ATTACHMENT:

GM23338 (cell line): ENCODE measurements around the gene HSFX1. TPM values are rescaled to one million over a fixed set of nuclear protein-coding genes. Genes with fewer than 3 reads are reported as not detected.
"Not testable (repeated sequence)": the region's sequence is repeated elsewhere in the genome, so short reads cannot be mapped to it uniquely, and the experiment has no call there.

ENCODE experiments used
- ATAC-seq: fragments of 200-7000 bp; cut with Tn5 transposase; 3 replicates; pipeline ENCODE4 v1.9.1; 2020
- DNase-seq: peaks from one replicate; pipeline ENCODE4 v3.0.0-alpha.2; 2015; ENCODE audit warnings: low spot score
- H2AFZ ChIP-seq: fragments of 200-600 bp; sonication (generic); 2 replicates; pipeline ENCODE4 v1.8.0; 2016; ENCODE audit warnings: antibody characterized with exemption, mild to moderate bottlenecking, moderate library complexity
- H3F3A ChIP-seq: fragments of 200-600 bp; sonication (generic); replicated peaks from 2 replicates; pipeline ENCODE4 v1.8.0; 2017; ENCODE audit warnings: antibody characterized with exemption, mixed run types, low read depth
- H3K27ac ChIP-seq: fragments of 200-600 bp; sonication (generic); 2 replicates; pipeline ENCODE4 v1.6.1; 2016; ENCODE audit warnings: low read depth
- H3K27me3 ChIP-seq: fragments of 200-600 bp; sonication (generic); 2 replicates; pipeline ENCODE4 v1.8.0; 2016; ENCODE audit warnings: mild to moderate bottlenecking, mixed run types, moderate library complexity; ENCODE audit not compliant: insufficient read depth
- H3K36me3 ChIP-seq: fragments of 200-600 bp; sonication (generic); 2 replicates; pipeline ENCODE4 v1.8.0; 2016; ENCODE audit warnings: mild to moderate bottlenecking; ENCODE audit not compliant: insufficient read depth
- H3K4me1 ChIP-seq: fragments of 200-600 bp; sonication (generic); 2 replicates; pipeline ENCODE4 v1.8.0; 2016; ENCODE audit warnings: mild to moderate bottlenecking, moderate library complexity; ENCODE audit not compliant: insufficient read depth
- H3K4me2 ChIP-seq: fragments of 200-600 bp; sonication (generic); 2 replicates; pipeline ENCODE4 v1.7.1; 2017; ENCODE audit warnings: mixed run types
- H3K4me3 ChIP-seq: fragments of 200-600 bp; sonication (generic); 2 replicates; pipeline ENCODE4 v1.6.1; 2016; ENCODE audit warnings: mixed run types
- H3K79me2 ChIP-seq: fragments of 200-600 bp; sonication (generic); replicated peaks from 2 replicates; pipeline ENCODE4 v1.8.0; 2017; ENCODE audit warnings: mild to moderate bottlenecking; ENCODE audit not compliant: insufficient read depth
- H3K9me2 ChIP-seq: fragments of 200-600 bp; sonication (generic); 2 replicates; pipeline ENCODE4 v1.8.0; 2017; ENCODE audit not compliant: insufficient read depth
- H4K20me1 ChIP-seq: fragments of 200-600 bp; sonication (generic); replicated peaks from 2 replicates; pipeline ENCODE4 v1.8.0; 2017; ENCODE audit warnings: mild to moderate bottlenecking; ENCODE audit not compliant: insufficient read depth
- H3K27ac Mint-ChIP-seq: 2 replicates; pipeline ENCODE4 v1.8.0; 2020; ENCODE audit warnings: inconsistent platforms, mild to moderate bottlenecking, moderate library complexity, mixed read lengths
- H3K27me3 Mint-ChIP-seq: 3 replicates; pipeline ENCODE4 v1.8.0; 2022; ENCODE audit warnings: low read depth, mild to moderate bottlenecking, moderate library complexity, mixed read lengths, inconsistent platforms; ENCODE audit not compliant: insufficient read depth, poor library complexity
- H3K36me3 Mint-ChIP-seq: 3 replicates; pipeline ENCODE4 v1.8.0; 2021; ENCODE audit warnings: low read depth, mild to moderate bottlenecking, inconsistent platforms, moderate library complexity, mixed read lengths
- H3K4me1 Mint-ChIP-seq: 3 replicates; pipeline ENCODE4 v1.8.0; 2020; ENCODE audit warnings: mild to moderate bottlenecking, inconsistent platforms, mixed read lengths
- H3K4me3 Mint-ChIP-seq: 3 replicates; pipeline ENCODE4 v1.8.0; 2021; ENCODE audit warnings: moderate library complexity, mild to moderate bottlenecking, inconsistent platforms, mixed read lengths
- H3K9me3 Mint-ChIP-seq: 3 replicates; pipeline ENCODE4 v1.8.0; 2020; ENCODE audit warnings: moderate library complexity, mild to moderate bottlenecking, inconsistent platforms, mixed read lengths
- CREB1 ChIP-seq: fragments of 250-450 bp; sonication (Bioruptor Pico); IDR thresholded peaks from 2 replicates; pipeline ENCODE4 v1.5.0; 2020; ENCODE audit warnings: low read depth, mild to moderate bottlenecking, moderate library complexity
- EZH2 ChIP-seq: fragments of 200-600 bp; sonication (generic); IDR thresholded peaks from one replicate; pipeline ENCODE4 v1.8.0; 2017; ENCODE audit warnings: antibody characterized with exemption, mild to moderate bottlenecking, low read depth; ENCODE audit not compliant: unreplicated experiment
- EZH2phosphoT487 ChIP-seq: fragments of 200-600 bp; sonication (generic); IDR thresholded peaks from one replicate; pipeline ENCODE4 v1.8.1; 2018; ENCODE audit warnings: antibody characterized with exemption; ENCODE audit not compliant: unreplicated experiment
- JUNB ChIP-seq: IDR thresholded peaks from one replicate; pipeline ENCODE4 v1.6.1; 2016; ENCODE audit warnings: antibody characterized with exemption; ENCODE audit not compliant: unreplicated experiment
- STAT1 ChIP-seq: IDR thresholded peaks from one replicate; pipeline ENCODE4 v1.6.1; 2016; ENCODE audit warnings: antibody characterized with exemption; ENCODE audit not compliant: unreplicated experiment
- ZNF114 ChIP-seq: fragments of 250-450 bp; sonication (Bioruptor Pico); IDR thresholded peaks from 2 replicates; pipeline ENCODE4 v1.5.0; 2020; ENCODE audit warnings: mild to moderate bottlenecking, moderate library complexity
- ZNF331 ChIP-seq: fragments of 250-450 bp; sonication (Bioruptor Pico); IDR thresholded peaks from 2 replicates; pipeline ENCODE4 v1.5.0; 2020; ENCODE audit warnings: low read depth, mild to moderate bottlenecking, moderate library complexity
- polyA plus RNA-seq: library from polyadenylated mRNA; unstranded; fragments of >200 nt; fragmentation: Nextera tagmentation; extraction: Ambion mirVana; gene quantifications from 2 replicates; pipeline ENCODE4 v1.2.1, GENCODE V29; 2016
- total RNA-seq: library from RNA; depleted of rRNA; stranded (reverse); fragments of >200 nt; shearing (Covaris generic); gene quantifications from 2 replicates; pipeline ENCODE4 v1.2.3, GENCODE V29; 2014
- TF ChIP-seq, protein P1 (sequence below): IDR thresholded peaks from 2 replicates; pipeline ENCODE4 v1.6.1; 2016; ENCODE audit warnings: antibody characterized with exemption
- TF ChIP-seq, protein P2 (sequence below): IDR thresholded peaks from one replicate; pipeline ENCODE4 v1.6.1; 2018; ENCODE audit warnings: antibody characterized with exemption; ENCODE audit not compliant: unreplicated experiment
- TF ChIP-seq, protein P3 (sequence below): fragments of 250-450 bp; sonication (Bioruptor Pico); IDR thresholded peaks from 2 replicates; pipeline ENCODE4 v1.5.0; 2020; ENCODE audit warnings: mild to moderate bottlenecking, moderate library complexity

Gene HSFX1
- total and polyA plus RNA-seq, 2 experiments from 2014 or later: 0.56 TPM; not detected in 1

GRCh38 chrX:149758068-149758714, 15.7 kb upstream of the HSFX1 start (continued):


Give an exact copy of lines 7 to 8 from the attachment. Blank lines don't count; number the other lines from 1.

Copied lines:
- H3F3A ChIP-seq: fragments of 200-600 bp; sonication (generic); replicated peaks from 2 replicates; pipeline ENCODE4 v1.8.0; 2017; ENCODE audit warnings: antibody characterized with exemption, mixed run types, low read depth
- H3K27ac ChIP-seq: fragments of 200-600 bp; sonication (generic); 2 replicates; pipeline ENCODE4 v1.6.1; 2016; ENCODE audit warnings: low read depth